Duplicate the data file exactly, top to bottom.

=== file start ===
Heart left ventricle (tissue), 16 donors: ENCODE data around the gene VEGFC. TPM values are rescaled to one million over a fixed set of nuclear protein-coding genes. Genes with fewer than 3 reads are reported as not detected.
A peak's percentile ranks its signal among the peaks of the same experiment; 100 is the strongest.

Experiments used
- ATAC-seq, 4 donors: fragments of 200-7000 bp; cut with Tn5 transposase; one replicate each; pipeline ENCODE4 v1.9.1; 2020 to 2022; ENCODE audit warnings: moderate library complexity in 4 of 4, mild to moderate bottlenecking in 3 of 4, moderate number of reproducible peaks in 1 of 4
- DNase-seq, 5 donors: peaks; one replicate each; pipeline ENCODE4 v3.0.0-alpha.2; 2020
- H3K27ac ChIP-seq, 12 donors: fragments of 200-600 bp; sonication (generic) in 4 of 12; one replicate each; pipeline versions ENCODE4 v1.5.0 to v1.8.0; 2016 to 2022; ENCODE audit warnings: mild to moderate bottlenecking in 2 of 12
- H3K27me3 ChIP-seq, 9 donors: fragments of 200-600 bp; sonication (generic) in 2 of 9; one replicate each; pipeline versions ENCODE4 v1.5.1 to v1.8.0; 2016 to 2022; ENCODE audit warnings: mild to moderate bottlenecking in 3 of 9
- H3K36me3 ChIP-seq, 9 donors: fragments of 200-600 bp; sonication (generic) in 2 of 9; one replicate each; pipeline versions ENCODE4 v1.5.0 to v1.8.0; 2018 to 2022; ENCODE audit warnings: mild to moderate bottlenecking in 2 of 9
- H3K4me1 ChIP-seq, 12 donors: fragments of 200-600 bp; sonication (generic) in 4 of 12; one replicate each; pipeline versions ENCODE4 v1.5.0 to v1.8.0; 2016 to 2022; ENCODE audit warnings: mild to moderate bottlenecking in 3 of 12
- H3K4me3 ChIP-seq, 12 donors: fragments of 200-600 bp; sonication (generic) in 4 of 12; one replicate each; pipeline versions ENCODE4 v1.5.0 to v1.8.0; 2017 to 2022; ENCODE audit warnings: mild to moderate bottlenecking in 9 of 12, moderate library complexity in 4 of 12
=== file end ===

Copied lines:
Heart left ventricle (tissue), 16 donors: ENCODE data around the gene VEGFC. TPM values are rescaled to one million over a fixed set of nuclear protein-coding genes. Genes with fewer than 3 reads are reported as not detected.
A peak's percentile ranks its signal among the peaks of the same experiment; 100 is the strongest.

Experiments used
- ATAC-seq, 4 donors: fragments of 200-7000 bp; cut with Tn5 transposase; one replicate each; pipeline ENCODE4 v1.9.1; 2020 to 2022; ENCODE audit warnings: moderate library complexity in 4 of 4, mild to moderate bottlenecking in 3 of 4, moderate number of reproducible peaks in 1 of 4
- DNase-seq, 5 donors: peaks; one replicate each; pipeline ENCODE4 v3.0.0-alpha.2; 2020
- H3K27ac ChIP-seq, 12 donors: fragments of 200-600 bp; sonication (generic) in 4 of 12; one replicate each; pipeline versions ENCODE4 v1.5.0 to v1.8.0; 2016 to 2022; ENCODE audit warnings: mild to moderate bottlenecking in 2 of 12
- H3K27me3 ChIP-seq, 9 donors: fragments of 200-600 bp; sonication (generic) in 2 of 9; one replicate each; pipeline versions ENCODE4 v1.5.1 to v1.8.0; 2016 to 2022; ENCODE audit warnings: mild to moderate bottlenecking in 3 of 9
- H3K36me3 ChIP-seq, 9 donors: fragments of 200-600 bp; sonication (generic) in 2 of 9; one replicate each; pipeline versions ENCODE4 v1.5.0 to v1.8.0; 2018 to 2022; ENCODE audit warnings: mild to moderate bottlenecking in 2 of 9
- H3K4me1 ChIP-seq, 12 donors: fragments of 200-600 bp; sonication (generic) in 4 of 12; one replicate each; pipeline versions ENCODE4 v1.5.0 to v1.8.0; 2016 to 2022; ENCODE audit warnings: mild to moderate bottlenecking in 3 of 12
- H3K4me3 ChIP-seq, 12 donors: fragments of 200-600 bp; sonication (generic) in 4 of 12; one replicate each; pipeline versions ENCODE4 v1.5.0 to v1.8.0; 2017 to 2022; ENCODE audit warnings: mild to moderate bottlenecking in 9 of 12, moderate library complexity in 4 of 12